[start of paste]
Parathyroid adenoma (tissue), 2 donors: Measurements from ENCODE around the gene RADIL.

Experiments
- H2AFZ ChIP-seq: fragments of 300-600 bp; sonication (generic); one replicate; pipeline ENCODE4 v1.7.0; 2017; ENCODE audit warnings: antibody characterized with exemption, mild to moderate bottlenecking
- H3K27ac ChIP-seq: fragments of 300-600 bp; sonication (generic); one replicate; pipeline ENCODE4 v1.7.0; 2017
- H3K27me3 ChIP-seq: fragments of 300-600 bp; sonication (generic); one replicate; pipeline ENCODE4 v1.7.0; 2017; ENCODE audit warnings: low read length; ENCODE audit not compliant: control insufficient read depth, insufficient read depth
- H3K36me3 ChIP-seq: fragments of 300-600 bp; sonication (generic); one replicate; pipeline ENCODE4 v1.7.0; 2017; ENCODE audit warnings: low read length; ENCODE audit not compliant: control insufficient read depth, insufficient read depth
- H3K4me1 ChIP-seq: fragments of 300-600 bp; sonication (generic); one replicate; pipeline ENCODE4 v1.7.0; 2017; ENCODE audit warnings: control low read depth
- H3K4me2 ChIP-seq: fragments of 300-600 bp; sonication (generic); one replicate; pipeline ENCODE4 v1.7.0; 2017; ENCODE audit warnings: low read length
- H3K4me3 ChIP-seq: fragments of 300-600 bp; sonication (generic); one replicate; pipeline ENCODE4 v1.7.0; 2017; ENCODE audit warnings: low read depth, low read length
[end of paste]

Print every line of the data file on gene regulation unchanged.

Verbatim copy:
Parathyroid adenoma (tissue), 2 donors: Measurements from ENCODE around the gene RADIL.

Experiments
- H2AFZ ChIP-seq: fragments of 300-600 bp; sonication (generic); one replicate; pipeline ENCODE4 v1.7.0; 2017; ENCODE audit warnings: antibody characterized with exemption, mild to moderate bottlenecking
- H3K27ac ChIP-seq: fragments of 300-600 bp; sonication (generic); one replicate; pipeline ENCODE4 v1.7.0; 2017
- H3K27me3 ChIP-seq: fragments of 300-600 bp; sonication (generic); one replicate; pipeline ENCODE4 v1.7.0; 2017; ENCODE audit warnings: low read length; ENCODE audit not compliant: control insufficient read depth, insufficient read depth
- H3K36me3 ChIP-seq: fragments of 300-600 bp; sonication (generic); one replicate; pipeline ENCODE4 v1.7.0; 2017; ENCODE audit warnings: low read length; ENCODE audit not compliant: control insufficient read depth, insufficient read depth
- H3K4me1 ChIP-seq: fragments of 300-600 bp; sonication (generic); one replicate; pipeline ENCODE4 v1.7.0; 2017; ENCODE audit warnings: control low read depth
- H3K4me2 ChIP-seq: fragments of 300-600 bp; sonication (generic); one replicate; pipeline ENCODE4 v1.7.0; 2017; ENCODE audit warnings: low read length
- H3K4me3 ChIP-seq: fragments of 300-600 bp; sonication (generic); one replicate; pipeline ENCODE4 v1.7.0; 2017; ENCODE audit warnings: low read depth, low read length